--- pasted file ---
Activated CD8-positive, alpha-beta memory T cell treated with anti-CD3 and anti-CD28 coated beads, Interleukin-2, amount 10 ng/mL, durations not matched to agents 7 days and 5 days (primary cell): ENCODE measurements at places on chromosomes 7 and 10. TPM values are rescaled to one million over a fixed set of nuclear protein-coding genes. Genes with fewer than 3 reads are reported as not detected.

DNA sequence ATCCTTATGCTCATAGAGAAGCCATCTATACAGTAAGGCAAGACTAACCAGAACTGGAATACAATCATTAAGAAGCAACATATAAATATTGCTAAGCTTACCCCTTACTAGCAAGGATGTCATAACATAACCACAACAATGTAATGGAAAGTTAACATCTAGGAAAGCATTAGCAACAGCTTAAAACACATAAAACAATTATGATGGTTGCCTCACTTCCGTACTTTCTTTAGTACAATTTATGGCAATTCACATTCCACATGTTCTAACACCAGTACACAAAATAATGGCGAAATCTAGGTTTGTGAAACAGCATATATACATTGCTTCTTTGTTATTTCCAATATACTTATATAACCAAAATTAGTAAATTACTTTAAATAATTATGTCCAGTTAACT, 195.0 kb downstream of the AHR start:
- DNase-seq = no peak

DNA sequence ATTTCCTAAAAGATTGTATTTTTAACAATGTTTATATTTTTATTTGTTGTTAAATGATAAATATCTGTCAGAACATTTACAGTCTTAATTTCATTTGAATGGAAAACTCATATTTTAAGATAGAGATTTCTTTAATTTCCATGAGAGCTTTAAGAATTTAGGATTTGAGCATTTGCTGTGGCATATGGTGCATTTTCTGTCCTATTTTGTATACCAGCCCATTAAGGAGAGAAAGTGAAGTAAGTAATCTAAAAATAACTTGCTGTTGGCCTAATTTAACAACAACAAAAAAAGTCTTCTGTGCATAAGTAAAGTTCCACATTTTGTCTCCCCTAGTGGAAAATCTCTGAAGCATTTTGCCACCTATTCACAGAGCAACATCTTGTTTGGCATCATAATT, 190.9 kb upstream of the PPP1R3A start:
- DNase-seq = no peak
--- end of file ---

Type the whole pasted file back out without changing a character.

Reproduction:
Activated CD8-positive, alpha-beta memory T cell treated with anti-CD3 and anti-CD28 coated beads, Interleukin-2, amount 10 ng/mL, durations not matched to agents 7 days and 5 days (primary cell): ENCODE measurements at places on chromosomes 7 and 10. TPM values are rescaled to one million over a fixed set of nuclear protein-coding genes. Genes with fewer than 3 reads are reported as not detected.

DNA sequence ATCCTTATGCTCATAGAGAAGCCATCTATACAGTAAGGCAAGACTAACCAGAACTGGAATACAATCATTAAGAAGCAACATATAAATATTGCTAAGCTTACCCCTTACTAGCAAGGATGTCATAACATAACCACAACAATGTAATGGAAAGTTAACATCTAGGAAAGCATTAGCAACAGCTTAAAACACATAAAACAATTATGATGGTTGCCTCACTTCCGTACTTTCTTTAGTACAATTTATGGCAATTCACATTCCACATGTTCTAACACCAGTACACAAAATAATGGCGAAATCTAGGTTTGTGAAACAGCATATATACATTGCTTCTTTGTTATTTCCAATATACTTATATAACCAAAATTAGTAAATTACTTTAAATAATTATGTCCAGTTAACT, 195.0 kb downstream of the AHR start:
- DNase-seq = no peak

DNA sequence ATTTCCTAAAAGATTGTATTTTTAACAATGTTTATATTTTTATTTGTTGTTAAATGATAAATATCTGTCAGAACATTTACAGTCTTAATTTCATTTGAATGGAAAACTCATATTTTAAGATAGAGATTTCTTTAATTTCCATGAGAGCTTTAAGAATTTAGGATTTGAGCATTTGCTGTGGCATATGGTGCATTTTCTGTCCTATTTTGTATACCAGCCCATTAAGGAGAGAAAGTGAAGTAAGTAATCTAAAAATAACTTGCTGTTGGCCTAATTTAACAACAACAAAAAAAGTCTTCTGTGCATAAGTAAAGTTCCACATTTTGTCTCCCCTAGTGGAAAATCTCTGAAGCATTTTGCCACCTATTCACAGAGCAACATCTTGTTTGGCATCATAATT, 190.9 kb upstream of the PPP1R3A start:
- DNase-seq = no peak